Saturday, August 9, 2014

The Fallacy of Seven Matching Points – Part I

A reader sent me a copy of Joseph Warren Grammer’s Book of Mormon Evicdences Revisited (2009), containing 14 chapters and 3 appendices.
First of all, let me state that I have no disagreement with part of Grammer’s preface statement “For those who seriously believe that there is no evidence in support of the Book of Mormon” his work is “a documented work, utilizing the research of professionals in several fields, setting forth various overwhelming scientific evidence in support of the Book of Mormon being as it claims, that of holy scripture from God.” On this issue, we agree—there is much evidence within the pages of the Book of Mormon to prove its authenticity many times over. But this is about the only issue in his work where agreement can be reached based on the very scriptural record he intends to validate with his “overwhelming evidence.”
    In the preface, Grammer goes on to state: “Not to be read by those who have trouble accepting overwhelming evidence of scientific discovery” as though his points are beyond understanding or so accurate that they cannot be denied. So let’s take a look at his so-called evidence:
    First of all, he takes the Adena and Hopewell cultures of the northeastern United States and claims they are none other than the Jaredite and Nephite cultures. “There are,” he claims, “a few very interesting parallels between them” and goes on to present what he believes are seven matching points. Following are his points with our responses:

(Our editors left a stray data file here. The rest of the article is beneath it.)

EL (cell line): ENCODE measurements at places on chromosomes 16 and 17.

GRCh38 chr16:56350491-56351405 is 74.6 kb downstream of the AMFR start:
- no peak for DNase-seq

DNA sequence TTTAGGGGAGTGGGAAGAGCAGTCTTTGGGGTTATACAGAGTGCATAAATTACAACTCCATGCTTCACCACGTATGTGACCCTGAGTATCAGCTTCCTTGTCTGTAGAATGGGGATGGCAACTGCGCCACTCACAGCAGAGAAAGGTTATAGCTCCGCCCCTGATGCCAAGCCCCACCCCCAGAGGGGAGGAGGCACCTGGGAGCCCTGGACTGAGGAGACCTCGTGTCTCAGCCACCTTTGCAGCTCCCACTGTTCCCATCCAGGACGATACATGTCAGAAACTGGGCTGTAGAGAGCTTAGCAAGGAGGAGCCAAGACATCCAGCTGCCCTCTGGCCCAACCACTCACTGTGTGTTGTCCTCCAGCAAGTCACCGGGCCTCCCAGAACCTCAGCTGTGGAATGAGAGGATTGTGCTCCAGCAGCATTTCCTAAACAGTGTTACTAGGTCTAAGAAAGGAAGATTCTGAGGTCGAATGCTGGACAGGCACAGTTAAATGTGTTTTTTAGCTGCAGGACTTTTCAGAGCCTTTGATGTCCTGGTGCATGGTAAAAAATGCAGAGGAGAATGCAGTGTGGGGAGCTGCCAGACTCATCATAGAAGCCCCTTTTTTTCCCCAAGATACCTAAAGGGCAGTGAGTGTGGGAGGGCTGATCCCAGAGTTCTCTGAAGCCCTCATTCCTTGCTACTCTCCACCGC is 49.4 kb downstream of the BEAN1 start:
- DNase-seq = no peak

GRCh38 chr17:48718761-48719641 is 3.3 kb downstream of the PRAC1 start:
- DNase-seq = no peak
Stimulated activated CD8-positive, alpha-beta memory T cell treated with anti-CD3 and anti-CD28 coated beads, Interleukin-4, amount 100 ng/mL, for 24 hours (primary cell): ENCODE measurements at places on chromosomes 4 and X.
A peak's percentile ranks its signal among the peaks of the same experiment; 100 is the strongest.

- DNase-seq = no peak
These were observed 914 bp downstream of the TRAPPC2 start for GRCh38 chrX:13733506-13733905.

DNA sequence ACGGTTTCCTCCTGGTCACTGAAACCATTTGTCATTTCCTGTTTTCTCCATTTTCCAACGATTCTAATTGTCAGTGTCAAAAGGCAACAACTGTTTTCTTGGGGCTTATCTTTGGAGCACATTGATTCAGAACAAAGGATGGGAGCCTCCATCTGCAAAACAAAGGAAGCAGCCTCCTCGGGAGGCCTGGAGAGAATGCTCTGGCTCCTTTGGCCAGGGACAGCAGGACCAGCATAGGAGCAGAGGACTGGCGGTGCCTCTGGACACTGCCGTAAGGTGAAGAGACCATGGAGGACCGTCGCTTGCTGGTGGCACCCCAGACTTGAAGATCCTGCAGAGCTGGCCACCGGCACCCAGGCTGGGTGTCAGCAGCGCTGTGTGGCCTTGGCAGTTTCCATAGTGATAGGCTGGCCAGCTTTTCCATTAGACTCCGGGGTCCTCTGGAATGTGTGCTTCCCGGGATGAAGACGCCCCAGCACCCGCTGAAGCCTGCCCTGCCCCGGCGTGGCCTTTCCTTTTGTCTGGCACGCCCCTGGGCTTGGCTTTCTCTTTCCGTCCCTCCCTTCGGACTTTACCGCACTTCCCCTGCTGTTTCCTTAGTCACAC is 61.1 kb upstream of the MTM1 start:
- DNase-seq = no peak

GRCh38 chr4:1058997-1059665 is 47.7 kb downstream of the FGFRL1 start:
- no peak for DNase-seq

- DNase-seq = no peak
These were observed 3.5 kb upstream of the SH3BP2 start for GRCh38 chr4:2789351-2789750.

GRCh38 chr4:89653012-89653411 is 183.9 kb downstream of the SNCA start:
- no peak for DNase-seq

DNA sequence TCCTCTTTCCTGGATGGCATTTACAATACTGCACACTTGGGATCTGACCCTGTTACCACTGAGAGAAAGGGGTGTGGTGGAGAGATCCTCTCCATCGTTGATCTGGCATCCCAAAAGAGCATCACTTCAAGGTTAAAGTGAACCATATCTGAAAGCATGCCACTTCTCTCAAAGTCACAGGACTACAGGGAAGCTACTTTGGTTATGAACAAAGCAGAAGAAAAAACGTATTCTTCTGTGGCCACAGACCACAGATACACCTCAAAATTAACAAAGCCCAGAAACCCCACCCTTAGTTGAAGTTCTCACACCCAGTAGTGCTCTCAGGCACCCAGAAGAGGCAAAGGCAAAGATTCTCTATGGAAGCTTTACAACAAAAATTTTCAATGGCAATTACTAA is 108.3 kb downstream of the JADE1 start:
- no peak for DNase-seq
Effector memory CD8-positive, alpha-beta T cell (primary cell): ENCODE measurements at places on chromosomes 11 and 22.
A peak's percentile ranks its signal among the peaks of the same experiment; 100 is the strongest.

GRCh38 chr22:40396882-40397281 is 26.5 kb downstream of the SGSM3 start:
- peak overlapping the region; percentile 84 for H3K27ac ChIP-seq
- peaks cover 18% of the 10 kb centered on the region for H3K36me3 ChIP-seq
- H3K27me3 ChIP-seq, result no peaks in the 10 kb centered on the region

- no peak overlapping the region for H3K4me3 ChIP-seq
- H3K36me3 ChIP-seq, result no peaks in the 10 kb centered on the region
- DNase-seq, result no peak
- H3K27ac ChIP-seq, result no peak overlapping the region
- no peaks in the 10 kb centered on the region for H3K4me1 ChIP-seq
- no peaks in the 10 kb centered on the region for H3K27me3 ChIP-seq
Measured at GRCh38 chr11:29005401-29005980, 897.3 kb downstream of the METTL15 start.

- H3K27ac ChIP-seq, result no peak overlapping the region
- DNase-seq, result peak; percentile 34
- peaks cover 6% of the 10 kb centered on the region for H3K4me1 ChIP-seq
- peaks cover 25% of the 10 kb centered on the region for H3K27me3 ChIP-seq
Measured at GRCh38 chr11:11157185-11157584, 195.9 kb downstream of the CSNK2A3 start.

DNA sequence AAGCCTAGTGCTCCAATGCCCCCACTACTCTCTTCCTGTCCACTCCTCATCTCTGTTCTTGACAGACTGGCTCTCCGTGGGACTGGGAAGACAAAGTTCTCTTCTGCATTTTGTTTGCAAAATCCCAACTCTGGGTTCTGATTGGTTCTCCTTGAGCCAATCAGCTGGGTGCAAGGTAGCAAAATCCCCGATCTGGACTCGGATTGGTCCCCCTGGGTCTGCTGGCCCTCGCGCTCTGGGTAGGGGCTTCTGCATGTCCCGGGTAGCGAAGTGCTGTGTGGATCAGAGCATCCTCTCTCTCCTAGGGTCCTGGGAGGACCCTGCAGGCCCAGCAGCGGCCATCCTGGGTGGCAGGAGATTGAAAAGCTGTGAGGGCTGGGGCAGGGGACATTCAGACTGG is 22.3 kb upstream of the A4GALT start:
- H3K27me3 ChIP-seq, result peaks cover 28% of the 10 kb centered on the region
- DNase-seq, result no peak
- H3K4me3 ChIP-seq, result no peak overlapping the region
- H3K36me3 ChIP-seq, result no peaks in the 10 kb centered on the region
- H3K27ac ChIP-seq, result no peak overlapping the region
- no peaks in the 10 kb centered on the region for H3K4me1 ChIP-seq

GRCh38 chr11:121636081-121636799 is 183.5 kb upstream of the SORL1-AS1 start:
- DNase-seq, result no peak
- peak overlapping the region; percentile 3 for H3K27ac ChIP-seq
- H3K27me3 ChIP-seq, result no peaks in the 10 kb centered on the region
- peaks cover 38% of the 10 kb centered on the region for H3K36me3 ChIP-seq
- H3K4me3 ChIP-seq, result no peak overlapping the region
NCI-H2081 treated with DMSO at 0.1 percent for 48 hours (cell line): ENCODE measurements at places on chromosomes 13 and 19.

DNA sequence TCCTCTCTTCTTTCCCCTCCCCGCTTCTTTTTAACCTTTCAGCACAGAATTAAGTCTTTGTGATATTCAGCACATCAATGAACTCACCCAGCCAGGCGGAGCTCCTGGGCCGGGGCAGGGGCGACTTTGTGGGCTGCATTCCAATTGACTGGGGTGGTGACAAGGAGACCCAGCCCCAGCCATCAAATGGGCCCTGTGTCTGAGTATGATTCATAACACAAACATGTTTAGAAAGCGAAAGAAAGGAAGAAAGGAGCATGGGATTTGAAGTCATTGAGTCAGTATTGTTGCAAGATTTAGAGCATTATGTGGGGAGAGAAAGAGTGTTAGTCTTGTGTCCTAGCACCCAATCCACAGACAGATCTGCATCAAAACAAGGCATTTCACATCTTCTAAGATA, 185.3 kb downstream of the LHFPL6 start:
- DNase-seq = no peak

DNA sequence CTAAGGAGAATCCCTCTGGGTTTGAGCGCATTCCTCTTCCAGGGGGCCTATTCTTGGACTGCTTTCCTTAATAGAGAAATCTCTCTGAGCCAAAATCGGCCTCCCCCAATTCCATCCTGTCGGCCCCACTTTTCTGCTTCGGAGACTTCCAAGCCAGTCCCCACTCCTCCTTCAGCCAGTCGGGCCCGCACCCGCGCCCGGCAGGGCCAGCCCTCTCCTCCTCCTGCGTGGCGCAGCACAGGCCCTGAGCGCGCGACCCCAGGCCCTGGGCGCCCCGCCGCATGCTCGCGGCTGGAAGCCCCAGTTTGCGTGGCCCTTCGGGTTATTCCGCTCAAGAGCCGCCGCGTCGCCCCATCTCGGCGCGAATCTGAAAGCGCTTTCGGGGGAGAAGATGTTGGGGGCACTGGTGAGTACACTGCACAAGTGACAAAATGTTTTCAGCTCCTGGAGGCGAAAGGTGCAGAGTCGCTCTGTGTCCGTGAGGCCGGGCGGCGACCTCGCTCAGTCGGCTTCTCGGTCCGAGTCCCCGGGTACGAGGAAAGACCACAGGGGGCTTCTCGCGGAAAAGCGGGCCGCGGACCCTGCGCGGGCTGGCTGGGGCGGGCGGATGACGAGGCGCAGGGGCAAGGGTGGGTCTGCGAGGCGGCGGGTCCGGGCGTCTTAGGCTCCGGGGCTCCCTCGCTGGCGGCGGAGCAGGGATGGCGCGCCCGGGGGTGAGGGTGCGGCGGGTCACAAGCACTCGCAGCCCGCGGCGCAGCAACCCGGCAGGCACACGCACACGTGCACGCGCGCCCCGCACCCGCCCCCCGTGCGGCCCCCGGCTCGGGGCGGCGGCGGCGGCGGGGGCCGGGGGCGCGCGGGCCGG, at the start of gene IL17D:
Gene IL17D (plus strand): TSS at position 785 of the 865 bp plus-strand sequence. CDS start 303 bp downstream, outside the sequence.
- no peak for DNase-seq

Point One: Grammer: “The Jaredites came to this North American continent during the time of the tower of Babel, about 2243-2004 B.C., that is if we calculate by using the genealogies as found in the Bible.”
The Jaredites left Mesopotamia and the area of the Tower of Babel at about the time the languages were confounded during the life of Nimrod, Noah’s great grandson
Response: First, to be accurate, the Jaredites left Mesopotamia at the time of the tower of Babel. Speaking only in the broadest sense would we include reaching their final destination at the time of the Tower of Babel since by then, the Lord had confounded the people’s languages and scattered them abroad from Babel over the face of the whole earth (Genesis 11:7-8).
    Second, The Jaredites, like the Nephites and Mulekites (People of Zarahemla) came to the Western Hemisphere.
    We have no reason to believe that this was to North America. Such a comment is neither scientific nor accurate to the scriptural record—which does not specifically tell us where in the Western Hemisphere either of these three groups landed. Third, the only clue as to where they landed was the fact that the “Lord God caused that there should be a furious wind blow upon the face of the waters, towards the promised land; and thus they were tossed upon the waves of the sea before the wind.” This is quite similar to Nephi’s statement where he twice tells us that his ship was “driven forth before the winds” to the promised land.
    While there is no agreement between scholars as to where the Jaredites set off in their barges, most scholars agree with the site where Nephi left along the southern coast of the Arabian Peninsula. Thus, we can track Nephi’s voyage by the winds and ocean currents from that point and see where he would have landed (see the book Lehi Never Saw Mesoamerica). There is also good reason to believe that the Jaredites were led to this same point, and thus we can also track their path across the sea and to their landing point (see the book Who Really Settled Mesoamerica).
    Point One (cont): Grammer: “Now we don’t know exactly how much time elapsed between the time that Jared and his people left Babylon and when they embarked for their new world; it could have been considerable.”